In this new ‘Connect-19’ interview series, we hope to shed light on inspirational and uplifting stories and people, amid these continually challenging times. Starting the series off strong, volunteer Label writer Lydia Potrykus sits down with friend and business-owner Hollie Grant who has shown strength, passion, and dedication over the last eight months.
In an attempt to shine some light on what is, undoubtedly, a dark time, I spoke to dancer and model, Hollie Grant (20) about her experiences running a small business during the Covid-19 lockdown.
“I created ‘Heels With Hollss’ in early 2020”, Hollie tells me, in the way that has become the new normal for social interaction: over Zoom. “I’d recently graduated from dance school and moved back home, and I knew there was nothing like this in my local community”.
Seeing a gap in the market, Hollie took the initiative to start up her own dance business, ‘Heels With Hollss’, instructing in heels dancing. Hollie tells me how she hoped to give women a safe space to feel sexy and confident, “I set up my class with the intention of empowering women […] that’s how I feel when I get to put on a pair of heels and do my dancing”.
After starting her classes in early 2020, Hollie was suddenly faced with emerging restrictions, “when restrictions started coming on, I was able to carry on my classes for a while”. Once a full lockdown was introduced, Hollie had to rethink things completely, “I couldn’t go to the studio […] that’s when it did affect me”.
“My classes are all about giving women an opportunity to go somewhere to express themselves” – passionate about empowering women, Hollie was faced with a tough decision – “I took all of my classes online, completely free of charge”. It didn’t come as a surprise that online classes weren’t as popular: “when my numbers got lower throughout lockdown it was a bit disappointing, but understandable”.
“I’ve basically come out of lockdown and had to start from scratch”, Hollie tells me. To some, this may sound like a death sentence for a new business, but this young entrepreneur has taken it all in her stride; “It has been a blessing in a way, […] my business has grown so much more since [we]came out of lockdown”.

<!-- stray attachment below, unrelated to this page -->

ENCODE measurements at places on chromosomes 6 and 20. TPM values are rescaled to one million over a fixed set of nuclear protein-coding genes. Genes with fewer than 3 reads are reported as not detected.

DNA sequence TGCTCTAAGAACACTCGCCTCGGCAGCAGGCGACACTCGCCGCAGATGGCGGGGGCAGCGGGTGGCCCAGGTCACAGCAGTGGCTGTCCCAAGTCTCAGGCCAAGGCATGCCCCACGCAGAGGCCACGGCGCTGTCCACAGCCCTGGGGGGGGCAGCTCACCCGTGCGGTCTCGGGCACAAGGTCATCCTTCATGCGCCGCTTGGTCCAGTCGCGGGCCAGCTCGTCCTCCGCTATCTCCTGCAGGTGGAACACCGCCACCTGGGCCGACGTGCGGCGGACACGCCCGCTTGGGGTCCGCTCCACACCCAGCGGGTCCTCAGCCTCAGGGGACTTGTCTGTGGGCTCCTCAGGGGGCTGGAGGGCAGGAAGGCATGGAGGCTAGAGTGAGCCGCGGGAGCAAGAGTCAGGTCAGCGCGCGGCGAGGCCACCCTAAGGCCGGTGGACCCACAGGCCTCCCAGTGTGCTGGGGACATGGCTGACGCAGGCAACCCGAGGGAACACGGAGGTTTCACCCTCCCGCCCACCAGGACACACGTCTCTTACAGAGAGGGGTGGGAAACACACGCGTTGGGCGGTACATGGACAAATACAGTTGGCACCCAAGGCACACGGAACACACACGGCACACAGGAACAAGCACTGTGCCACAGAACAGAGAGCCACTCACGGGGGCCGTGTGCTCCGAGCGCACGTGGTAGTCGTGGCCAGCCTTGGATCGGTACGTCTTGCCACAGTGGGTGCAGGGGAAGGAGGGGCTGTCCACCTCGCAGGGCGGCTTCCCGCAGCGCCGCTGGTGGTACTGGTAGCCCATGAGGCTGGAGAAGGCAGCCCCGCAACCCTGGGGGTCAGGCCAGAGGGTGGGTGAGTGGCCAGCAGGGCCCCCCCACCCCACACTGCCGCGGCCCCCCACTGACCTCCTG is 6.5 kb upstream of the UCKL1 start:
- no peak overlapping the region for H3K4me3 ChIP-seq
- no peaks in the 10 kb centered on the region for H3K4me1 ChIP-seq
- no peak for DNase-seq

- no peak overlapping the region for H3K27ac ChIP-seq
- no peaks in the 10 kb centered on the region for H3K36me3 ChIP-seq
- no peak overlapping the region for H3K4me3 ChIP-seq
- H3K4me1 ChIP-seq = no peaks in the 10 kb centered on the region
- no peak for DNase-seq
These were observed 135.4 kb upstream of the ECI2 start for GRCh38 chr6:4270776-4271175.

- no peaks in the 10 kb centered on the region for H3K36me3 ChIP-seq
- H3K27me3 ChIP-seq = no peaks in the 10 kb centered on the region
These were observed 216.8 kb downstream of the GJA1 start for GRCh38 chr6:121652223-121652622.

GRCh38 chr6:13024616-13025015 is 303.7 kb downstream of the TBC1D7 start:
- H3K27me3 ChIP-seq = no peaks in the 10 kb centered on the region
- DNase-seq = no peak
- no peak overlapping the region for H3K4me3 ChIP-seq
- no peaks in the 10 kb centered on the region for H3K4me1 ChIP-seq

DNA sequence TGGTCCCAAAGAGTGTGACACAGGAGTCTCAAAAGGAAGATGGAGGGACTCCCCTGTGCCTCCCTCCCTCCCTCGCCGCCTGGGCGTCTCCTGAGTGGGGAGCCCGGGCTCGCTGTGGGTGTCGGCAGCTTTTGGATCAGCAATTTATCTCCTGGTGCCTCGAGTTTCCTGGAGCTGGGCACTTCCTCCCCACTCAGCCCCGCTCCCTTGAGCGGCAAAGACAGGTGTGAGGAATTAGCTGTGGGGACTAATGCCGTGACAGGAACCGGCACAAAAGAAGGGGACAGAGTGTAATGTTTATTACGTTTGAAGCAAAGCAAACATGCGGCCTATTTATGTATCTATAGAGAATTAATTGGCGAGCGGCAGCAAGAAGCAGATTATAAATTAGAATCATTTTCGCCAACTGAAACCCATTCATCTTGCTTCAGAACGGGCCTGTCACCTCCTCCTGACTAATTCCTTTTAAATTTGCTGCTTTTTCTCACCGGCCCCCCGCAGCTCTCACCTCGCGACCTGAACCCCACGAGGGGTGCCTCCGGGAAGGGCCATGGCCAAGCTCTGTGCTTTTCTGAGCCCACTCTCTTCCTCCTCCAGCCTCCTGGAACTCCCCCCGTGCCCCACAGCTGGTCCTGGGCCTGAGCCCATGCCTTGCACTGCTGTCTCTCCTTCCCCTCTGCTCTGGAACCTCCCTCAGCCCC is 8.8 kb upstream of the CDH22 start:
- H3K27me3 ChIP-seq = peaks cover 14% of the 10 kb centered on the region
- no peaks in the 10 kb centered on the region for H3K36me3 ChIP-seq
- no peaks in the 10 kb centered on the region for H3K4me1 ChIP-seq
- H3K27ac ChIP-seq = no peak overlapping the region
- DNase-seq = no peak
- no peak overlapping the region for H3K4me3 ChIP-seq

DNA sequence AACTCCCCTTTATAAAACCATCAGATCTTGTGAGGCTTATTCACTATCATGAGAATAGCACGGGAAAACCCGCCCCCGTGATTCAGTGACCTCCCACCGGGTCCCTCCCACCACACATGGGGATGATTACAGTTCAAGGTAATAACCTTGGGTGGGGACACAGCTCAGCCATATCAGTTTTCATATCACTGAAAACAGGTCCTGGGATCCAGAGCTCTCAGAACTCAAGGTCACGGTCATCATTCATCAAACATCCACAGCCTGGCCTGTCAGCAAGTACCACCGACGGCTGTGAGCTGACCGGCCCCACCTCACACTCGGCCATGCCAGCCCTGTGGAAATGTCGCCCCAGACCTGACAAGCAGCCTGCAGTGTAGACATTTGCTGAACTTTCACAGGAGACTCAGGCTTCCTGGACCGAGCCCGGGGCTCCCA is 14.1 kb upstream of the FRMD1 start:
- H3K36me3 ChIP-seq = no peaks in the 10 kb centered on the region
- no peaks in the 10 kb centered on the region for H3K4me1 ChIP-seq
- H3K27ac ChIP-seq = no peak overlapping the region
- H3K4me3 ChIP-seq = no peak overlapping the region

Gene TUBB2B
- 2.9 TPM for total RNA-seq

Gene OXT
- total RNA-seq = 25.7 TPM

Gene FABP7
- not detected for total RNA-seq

Post-lockdown, Hollie jumped right into getting her business back on track, “we’re at a brand-new studio, where I also teach in other classes”. There have been certain restrictions, including being limited to class sizes of 15, “it’s been frustrating. If I have more than 15 I have to turn people down, […] I could open more classes, but I’d risk not making enough to cover the studio”. There are also other smaller details to consider, like hand sanitiser and taping down guides to ensure social distancing, all of which have ensured that clients feel safe, “I explained all of my Covid procedures and I’ve had minimal concern from those who come to class”.
Even with safety measures in place, there are other barriers to consider, “I’m completely self-employed as a model and a dancer, […] I’ve not received any support”, Hollie tells me, as we move on to discuss the recent remarks made by Chancellor of the Exchequer, Rishi Sunak regarding the arts industry. “It would be challenging for any government dealing with a crisis like this”, Hollie comments, “but I think that reaction, in particular, telling artists to re-train and find new jobs […] it’s ridiculous”. Discussing the importance of the arts, Hollie sums up the situation quite clearly: “there would be no more theatre, no music, no TV, no films; everything we enjoy would be taken away”.
Despite some bumps along the way, Hollie says she feels positive about the future of her business, “it’s been really really good if I’m honest, […] my turn-out has been great and all the girls have been really supportive”. As I ask about how she’s feeling about the future, I get only positivity in response, “lockdown really gave me a chance to work on marketing and networking, and my class has boomed”. Hollie even has plans for expanding in the future, “it would be ideal to have a beginner’s class and an intermediate class, exclusive workshops and guest choreographers, there’s definitely potential for growth”.
Bringing our conversation to a close, I asked Hollie for her advice to other current or aspiring creatives and small business owners, “it would just be to remember why you started […] it’s because you love it, because you don’t want a ‘typical job’”. On staying positive in difficult times, I found her final remarks to be particularly impactful, so I’ll leave you with this: “it doesn’t matter if the government care, your next-door neighbour loves going to watch the ballet, the kids down the road love their dance lessons […] the everyday people value you and what you do, that’s what counts”.
Header designed by volunteer Sofia Azcona.